May 8, 2017, by Adrian Mateo

Reflections on US Study Tour

If like me you’ve ever wondered what makes an MBA so special, as Business Schools are continually telling us, then my recent visit to the east coast of the United States may provide part of the answer.

Having been invited to attend the annual US Study Tour, I jumped at the opportunity, curious to learn more about business in the States, visit the Business School’s US partners (Lehigh University) and spend some quality time with our current cohort of MBA students. I was not disappointed. Indeed the trip exceeded all my expectations and simultaneously put into perspective just what it is about an MBA that makes it stand out. Let me explain…

The first and most significant point of differentiation with a traditional business management degree is the very fact that international study tours are an integral part of any good MBA. Sure there may be occasional company visits or external industry speakers on an undergraduate business degree or specialist postgraduate course, but these tend to be ad-hoc provided at random intervals. By contrast, industry involvement is built in to the very fabric of the MBA programme.

Nottingham University Business School (NUBS) has been organising international study tours as part of its MBA for over ten years. Past tours have included Argentina, Chile, China, Malaysia, and the US. This year NUBS will be visiting the US and China. The tours provide MBA students with an opportunity to learn about how business is done in other countries and gain new cultural experiences. In Nottingham’s case it has taken full advantage of its global footprint through its international campuses in Asia (Malaysia and Ningbo China), allowing MBA students to witness emerging and rapidly developing economies at first hand.

The US Study Tour was an intensive week long trip to three contrasting east coast locations i.e. New York, Bethlehem (Pennsylvania), and Washington DC. The tour incorporated visits to commercial businesses, not-for-profit organisations and social enterprises, in addition to high quality lectures and talks from a variety of speakers.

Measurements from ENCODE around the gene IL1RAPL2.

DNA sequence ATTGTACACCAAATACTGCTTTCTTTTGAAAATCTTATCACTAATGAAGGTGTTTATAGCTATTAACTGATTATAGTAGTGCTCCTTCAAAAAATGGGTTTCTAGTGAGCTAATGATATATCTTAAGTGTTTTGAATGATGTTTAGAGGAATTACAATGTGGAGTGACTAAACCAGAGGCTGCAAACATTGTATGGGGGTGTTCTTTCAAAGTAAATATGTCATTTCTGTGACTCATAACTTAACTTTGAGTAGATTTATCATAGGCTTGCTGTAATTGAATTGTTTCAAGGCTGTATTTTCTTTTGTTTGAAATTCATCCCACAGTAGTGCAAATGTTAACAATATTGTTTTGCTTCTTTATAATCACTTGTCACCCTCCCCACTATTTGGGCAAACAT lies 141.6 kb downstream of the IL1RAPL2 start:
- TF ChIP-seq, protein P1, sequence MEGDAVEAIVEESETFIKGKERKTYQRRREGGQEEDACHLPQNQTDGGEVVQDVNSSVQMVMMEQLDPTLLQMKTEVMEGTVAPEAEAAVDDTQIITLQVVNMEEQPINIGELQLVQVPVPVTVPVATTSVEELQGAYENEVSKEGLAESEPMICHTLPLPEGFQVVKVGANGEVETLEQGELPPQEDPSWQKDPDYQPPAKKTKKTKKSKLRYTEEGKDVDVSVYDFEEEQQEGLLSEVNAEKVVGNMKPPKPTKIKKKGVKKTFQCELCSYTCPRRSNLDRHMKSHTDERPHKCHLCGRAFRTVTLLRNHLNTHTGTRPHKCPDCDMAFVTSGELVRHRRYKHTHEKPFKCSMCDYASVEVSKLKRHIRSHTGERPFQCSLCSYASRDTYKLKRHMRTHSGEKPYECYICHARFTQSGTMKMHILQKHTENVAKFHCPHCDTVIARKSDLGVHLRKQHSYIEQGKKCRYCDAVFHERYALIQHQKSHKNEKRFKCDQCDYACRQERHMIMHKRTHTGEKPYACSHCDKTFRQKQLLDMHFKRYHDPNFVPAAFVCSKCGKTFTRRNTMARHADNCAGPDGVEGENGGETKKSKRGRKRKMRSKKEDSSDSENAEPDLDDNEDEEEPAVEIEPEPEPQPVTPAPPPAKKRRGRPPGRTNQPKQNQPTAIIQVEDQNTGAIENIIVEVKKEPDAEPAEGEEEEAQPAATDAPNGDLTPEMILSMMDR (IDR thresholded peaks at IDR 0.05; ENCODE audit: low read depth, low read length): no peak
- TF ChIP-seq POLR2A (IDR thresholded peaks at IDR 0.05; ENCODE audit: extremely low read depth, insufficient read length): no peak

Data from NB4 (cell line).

In New York we went to the United Nations to learn about the principles of responsible management education, visited Barclays Bank and explored the financial district. Bethlehem was a complete contrast to the busy hustle of NYC. The town has successfully reinvented itself over the past two decades following the collapse of the steel industry it was formerly dependent on for over 140 years. Today, it is a thriving cultural and arts centre with music, arts and literature festivals. It is also the home to Lehigh University, one of the top universities in the US and considered one of the twenty-four Hidden Ivies in the Northeastern United States. From there, the group moved to the nations political capital Washington DC, visiting the headquarters of National Geographic and heavyweight economic think-tank the Cato Institute.

International Study Tours are only part of a series of opportunities for MBA students to interact more closely with business. Throughout the demanding one year programme at Nottingham, students will also be taught by industry specialists at various points, get the chance to visit major organisations, listen to top business people through the ‘Business Leaders’ and ‘Financial Minds’ speaker series for example, and network with alumni at specially organised events. A highlight of the MBA programme is ‘Business Practice Week’ which takes students off-curriculum for a week of visits and tours of local companies but also in London and other UK cities. Several Lehigh MBA students also join the week and this year the group visited the financial area of the City of London, arts and cultural centres in Glasgow, and the airline EasyJet among many others.

For me, the second element that marks out the MBA at Nottingham is the sheer diversity of the student cohort. People of eight different nationalities attended the US Study Tour including British, Malaysian, Kazakhstani, Chinese, Singaporean, Indian, Taiwanese and Spanish. This is similarly reflected in the 2017 student cohort as a whole which boasts individuals from 17 different countries around the globe creating a unique and distinctive group dynamic. Moreover, the students also bring with them a huge variety of work and life experiences producing a richness and cultural diversity that is truly special.

I myself successfully completed an MBA way back in 2000 (not at NUBS), however, at that time there was nothing like the international dimension that exists on a high quality programme such as that offered by Nottingham, both in terms of the diversity of the cohort or opportunities to gain international business exposure as provided by the US Study Tour.

An MBA is a huge financial and personal investment so for each individual to seek an answer to the question what makes it so special is perfectly understandable. I am convinced that its global outlook and international diversity set it apart from other business management degrees.


Adrian Mateo is Alumni Manager at Nottingham University Business School

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